The information is part of the massive trove of previously secret NSA data leaked to the press earlier this year by Edward Snowden. READ MORE.....

The Quebec Charter Will Ghettoize Muslims

Shahla Khan Salter argues that the Quebec Charter of Values will lead to the ghettoization of Muslims within Quebec society.

An Open Letter to Pauline Marois from a Hijab-wearing Muslim Québecois.

By Fariha Naqvi in Being Canadian, Thoughts/Reflections on September 11, 2013


Dear Mme. Marois,

I have a bone to pick with you. You may not know me, but I know you. I write to you as a hijab wearing Muslim Québecoise. I write to you woman to woman.

You see, I’m writing to you about MY Quebec. My Quebec in which I was born and raised. The home my parents chose for themselves some 40 odd years ago when they migrated from Germany. The only home I have known my entire life with the exception of the five or so years I lived in Ontario. The home I yearned for and missed like a good cheese curd misses warm fries.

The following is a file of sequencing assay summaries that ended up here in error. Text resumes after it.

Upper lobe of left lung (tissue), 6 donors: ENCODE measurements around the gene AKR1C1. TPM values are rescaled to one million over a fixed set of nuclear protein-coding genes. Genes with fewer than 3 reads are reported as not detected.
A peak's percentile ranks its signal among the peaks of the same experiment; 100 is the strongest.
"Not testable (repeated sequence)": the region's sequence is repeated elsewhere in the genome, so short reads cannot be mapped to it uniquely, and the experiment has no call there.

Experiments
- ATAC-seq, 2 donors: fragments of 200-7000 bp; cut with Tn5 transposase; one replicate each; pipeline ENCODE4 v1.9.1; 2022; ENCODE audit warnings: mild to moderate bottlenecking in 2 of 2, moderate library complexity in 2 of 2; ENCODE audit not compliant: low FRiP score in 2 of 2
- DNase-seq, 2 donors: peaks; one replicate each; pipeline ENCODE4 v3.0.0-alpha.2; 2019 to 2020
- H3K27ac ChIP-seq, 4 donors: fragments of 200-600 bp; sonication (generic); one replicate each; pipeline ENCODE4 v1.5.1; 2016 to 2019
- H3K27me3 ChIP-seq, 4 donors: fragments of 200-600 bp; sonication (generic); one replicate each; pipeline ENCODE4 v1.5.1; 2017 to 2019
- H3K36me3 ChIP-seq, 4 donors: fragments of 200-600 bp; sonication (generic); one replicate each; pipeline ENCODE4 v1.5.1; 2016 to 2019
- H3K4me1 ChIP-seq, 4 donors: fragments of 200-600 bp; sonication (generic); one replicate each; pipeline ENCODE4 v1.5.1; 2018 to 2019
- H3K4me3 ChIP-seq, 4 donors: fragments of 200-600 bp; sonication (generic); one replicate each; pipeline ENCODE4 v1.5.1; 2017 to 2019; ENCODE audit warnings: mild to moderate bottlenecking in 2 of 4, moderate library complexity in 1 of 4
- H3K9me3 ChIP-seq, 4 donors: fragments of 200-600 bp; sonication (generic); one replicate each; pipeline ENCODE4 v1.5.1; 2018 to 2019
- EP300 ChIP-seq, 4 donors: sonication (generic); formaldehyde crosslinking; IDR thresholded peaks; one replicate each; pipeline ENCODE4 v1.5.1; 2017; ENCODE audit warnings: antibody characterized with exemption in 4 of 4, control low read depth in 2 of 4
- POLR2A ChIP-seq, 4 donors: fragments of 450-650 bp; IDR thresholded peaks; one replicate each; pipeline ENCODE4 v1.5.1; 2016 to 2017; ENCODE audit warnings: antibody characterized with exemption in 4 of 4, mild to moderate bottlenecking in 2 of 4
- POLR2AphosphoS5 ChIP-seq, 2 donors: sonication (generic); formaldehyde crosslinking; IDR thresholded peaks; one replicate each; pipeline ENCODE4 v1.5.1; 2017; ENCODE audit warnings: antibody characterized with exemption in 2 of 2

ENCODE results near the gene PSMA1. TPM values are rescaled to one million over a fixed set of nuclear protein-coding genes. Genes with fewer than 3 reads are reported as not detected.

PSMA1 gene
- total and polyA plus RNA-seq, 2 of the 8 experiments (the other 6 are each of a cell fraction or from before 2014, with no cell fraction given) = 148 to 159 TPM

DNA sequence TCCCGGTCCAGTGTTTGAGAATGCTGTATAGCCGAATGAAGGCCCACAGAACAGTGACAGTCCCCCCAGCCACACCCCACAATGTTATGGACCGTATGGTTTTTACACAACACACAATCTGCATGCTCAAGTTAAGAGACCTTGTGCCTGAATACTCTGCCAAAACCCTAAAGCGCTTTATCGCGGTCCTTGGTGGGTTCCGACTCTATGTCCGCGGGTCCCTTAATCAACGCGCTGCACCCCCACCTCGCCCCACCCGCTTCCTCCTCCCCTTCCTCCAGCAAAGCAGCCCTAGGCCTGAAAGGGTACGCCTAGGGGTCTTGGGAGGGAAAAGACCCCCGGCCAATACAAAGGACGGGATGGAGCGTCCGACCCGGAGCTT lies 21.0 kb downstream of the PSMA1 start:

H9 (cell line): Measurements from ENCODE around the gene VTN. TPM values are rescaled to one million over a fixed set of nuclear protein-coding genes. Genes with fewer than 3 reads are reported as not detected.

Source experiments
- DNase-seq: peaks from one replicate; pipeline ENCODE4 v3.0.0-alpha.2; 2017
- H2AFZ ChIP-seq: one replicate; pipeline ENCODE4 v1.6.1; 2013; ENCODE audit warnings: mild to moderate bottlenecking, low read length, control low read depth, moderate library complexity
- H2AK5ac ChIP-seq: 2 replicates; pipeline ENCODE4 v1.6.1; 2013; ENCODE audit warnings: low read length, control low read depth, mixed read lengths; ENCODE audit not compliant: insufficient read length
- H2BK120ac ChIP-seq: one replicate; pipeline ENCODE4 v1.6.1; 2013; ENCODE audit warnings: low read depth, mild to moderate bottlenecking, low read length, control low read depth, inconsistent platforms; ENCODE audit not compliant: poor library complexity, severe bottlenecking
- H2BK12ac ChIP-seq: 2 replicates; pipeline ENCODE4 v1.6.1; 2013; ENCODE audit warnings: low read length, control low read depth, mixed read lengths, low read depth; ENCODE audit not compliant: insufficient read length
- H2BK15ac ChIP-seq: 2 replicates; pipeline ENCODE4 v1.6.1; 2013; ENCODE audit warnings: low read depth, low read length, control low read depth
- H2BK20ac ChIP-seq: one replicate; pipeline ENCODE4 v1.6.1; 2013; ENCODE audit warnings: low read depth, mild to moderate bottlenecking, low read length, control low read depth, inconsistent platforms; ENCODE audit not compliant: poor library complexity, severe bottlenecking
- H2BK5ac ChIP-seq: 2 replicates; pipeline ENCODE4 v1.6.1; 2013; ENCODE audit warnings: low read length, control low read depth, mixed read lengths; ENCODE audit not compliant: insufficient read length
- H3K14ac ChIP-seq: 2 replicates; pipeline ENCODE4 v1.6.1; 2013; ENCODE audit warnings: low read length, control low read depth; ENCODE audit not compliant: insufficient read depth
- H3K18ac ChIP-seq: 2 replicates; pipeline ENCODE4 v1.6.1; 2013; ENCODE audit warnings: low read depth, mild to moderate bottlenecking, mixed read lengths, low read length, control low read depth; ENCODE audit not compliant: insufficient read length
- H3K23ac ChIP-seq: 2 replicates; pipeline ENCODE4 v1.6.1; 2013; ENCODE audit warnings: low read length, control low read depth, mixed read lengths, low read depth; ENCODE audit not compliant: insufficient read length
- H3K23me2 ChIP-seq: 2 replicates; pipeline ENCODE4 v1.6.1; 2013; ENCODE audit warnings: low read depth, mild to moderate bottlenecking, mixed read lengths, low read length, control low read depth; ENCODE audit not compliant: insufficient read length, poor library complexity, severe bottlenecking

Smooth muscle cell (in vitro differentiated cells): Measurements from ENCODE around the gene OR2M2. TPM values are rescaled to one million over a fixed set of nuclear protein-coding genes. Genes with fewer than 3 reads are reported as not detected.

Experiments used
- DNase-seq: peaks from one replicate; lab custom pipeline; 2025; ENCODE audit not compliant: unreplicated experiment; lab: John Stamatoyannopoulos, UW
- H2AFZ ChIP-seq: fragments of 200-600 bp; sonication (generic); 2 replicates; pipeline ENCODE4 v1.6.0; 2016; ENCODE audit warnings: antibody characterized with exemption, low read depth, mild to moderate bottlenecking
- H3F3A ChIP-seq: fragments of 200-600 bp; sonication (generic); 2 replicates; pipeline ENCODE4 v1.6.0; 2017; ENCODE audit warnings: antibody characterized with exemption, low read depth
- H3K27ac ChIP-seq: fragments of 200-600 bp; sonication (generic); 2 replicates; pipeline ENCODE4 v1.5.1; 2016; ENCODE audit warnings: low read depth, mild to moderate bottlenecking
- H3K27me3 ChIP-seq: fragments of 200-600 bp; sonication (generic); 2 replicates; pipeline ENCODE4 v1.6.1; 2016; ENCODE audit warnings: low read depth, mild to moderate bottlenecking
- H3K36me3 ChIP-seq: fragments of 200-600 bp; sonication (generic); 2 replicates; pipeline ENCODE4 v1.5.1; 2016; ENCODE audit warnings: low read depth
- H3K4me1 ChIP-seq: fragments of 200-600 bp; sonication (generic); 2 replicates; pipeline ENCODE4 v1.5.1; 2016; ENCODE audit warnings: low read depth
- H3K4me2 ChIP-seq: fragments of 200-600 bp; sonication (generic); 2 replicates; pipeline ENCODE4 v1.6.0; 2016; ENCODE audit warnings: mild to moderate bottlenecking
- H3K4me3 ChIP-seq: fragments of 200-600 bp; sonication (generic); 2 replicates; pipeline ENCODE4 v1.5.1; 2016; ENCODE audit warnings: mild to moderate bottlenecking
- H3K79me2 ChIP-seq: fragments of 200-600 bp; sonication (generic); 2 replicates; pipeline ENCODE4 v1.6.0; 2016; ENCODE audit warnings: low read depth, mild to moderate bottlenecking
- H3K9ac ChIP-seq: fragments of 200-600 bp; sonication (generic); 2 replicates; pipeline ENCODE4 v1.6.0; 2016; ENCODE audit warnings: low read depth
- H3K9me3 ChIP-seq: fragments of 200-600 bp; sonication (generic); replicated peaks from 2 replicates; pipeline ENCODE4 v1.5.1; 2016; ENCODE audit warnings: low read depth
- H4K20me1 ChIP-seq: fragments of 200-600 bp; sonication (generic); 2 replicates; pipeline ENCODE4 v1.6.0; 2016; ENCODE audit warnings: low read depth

You see, I grew up in the middle upper class, primarily anglophone community of West Island Montreal. I was one of a handful of coloured children in my high school of almost 500. I studied hard, worked part time jobs and continued my post secondary education in this beautiful province.

I played street hockey as a child, watched the local baseball games and went ice skating in the winters. Like most other kids my age, before the Internet, I’d bike to the local dep (dépanneur) and buy candy with my friends. You see growing up in MY Québec the colour of my skin or the way I dressed didn’t used to matter much. It never made headlines or the 6 o’clock news.

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In cégep in the early 2000’s I made a decision to express my individuality and embrace my faith. Much like my colleagues who chose to grow mohawks, wear ripped pants, and about nineteen different earrings, I too chose a form of self expression. After all, if it was one thing I knew for sure, growing up in MY Québec, it was that self expression is a thing to be embraced.